Acting in Virtual Reality

M. Slater, J. Howell, A.Steed, D-P. Pertaub, M. Gaurau
Department of Computer Science
University College London
Sharon Springel
Centre for Communications Systems Research
University of Cambridge

ABSTRACT manipulator for visualization. The one application in Professor
Brooks’ review that seemed to step outside of the design/engineer/
Three pairs of professional actors and a director each met in a
skill-rehearsal applications suite was psychotherapy for fear-of-
shared non-immersive virtual reality system over a two-week
flying and post-traumatic stress disorder. However, even in this
period to rehearse a short play. The actors and director never met
case, users engage with an external simulated environment in a
one another physically until a short time before a live rehearsal in
way that is consistent with the approach of behavioral exposure
front of an audience. The actors were represented by avatars which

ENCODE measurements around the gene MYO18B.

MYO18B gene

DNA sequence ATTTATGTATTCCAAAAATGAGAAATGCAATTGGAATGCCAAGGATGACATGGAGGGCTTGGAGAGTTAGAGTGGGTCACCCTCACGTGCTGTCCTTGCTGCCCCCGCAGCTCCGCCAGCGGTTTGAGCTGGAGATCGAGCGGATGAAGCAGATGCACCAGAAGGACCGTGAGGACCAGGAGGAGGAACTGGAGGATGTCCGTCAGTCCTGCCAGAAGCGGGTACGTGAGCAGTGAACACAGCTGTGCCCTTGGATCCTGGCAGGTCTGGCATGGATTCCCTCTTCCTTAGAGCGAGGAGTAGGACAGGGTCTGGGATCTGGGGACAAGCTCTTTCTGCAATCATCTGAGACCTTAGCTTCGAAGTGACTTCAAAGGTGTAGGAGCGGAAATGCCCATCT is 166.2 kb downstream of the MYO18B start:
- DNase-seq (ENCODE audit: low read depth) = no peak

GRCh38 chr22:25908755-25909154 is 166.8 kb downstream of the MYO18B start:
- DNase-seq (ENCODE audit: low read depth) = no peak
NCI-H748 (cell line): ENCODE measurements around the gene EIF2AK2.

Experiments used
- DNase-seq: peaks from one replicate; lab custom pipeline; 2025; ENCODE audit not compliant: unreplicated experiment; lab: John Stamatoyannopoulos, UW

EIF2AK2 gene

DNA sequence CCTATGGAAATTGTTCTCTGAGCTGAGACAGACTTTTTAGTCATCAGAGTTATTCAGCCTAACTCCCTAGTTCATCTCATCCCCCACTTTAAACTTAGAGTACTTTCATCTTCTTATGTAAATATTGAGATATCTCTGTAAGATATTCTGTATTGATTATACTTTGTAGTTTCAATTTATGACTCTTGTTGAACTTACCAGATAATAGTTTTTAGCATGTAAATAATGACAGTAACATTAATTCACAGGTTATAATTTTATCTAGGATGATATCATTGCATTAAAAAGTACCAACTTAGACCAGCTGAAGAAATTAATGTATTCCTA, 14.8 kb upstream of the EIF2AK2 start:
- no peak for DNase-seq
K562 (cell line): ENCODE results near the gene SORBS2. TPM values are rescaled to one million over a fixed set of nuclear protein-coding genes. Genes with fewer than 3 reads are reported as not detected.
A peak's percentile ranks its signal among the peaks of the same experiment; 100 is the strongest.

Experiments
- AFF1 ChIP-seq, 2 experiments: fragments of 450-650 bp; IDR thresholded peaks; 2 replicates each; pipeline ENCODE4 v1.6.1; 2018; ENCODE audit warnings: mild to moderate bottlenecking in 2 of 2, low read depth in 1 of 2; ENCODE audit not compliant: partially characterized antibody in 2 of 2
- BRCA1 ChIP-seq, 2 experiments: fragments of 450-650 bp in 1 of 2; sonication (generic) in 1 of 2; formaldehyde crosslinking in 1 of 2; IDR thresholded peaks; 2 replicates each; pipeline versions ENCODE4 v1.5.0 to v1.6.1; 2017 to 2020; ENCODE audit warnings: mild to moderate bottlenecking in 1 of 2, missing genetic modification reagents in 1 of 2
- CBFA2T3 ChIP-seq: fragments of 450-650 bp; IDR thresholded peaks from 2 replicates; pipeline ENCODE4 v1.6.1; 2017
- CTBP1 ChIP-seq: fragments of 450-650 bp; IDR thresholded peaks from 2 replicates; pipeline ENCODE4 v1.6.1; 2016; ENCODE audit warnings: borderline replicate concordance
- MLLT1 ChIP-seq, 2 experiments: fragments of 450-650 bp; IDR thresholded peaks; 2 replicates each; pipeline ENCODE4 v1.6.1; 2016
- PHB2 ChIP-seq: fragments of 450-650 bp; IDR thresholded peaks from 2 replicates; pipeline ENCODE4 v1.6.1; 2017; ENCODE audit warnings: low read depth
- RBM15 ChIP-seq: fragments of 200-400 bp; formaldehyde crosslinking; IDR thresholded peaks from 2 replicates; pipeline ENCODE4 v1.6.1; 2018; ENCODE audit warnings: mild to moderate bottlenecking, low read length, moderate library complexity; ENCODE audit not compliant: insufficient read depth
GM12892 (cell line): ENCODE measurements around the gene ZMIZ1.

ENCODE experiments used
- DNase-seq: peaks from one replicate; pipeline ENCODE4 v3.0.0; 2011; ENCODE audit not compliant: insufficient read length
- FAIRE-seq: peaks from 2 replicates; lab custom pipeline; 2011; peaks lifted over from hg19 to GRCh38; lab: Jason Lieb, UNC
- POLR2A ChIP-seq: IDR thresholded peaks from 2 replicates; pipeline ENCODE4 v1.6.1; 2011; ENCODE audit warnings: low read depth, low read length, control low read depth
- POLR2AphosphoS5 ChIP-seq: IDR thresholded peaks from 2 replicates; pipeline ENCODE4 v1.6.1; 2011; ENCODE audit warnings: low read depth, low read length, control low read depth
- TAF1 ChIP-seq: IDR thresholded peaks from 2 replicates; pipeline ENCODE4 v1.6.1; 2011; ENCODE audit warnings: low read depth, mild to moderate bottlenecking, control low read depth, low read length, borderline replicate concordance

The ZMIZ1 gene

therapy. Here a patient interacts with a psychotherapist using the
could be controlled to make a range of facial expressions, and
simulation and the experiences it evokes as a common point of
some body movements, including navigation through the space.
The study examined the extent to which virtual reality could be
A characteristic of each of these types of application is that
used by the actors and director to rehearse their later live perfor-
groups of people interact with one another through their shared
mance. Four indicators captured by questionnaires show that over
interest in some simulated objectified process: flying the aircraft,
the period of the four days their sense of presence in the virtual
viewing the design prototype, or examining the visualization. The
rehearsal space, their co-presence with the other actor, and their
virtual reality in each case provides a scenario, and the fundamen-
degree of cooperation all increased. Moreover their evaluation of
tal interaction is between each individual user and the environ-
the extent to which the virtual rehearsal was similar to a real
ment; interaction between people occurs with respect to their
rehearsal also increased. Debriefing sessions with the actors and
common interest in the scenario.
director are reported, which suggest that a performance level was
In this paper we explore a different virtual reality paradigm in
reached in the virtual rehearsal which formed the basis of a suc-